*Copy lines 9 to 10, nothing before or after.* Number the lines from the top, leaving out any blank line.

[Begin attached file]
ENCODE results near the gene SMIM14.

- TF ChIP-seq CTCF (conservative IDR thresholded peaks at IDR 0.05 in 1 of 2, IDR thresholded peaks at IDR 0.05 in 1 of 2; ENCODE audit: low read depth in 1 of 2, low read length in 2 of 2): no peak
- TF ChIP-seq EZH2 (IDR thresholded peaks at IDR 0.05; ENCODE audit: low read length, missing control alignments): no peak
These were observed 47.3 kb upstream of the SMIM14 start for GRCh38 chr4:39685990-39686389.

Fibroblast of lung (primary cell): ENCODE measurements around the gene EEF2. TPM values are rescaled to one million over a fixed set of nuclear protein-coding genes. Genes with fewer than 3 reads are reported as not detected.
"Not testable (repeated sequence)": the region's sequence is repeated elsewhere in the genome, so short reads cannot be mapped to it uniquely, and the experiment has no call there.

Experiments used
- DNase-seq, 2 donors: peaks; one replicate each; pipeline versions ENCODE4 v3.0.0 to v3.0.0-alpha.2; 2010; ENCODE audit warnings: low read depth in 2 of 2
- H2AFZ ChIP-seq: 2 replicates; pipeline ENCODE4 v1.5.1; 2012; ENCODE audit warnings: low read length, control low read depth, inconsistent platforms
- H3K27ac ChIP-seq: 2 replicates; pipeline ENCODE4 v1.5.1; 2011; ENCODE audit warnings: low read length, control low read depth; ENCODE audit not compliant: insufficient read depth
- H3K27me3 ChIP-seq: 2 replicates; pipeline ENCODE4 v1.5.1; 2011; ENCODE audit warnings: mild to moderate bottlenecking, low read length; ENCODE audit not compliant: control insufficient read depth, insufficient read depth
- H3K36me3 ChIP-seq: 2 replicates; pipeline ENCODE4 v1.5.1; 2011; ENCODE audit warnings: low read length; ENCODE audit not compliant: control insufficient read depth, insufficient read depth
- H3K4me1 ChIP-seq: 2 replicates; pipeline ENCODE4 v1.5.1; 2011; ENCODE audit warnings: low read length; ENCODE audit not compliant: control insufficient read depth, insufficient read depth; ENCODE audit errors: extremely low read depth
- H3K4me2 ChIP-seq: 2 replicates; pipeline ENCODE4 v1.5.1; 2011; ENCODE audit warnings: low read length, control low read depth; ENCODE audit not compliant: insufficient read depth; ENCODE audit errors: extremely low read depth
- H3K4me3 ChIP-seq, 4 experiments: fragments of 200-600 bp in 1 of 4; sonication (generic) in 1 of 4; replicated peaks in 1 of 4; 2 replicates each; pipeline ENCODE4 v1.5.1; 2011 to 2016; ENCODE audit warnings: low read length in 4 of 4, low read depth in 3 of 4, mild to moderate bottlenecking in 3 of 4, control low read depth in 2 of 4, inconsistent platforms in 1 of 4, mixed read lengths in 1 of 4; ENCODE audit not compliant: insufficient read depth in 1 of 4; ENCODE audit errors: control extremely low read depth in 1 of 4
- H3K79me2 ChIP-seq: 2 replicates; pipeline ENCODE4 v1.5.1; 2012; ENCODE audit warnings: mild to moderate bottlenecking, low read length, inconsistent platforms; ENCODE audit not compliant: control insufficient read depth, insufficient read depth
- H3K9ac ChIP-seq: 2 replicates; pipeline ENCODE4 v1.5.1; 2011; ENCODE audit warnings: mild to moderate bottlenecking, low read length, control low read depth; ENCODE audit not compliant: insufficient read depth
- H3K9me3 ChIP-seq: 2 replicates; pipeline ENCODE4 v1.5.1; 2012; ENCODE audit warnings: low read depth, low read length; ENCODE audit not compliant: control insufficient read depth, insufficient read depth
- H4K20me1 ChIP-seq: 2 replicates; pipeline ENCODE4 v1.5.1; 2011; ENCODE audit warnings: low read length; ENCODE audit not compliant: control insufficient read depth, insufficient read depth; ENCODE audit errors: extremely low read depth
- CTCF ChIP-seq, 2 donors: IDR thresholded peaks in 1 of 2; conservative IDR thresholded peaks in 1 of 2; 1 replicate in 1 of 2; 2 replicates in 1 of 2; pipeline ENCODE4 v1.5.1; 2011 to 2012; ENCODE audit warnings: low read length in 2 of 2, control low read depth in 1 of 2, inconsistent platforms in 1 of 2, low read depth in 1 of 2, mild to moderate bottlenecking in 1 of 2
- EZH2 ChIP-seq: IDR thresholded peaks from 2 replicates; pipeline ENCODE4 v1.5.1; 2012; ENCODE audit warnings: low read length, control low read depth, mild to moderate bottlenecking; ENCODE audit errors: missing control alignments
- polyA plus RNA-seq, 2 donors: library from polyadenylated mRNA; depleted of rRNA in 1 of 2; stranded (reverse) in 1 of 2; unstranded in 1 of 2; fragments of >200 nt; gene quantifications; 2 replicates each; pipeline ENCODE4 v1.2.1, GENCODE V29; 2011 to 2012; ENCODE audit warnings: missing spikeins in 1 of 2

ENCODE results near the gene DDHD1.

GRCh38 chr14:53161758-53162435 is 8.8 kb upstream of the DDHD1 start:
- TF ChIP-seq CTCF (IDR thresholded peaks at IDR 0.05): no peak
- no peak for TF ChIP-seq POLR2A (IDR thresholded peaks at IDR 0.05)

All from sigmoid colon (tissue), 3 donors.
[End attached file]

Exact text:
- H2AFZ ChIP-seq: 2 replicates; pipeline ENCODE4 v1.5.1; 2012; ENCODE audit warnings: low read length, control low read depth, inconsistent platforms
- H3K27ac ChIP-seq: 2 replicates; pipeline ENCODE4 v1.5.1; 2011; ENCODE audit warnings: low read length, control low read depth; ENCODE audit not compliant: insufficient read depth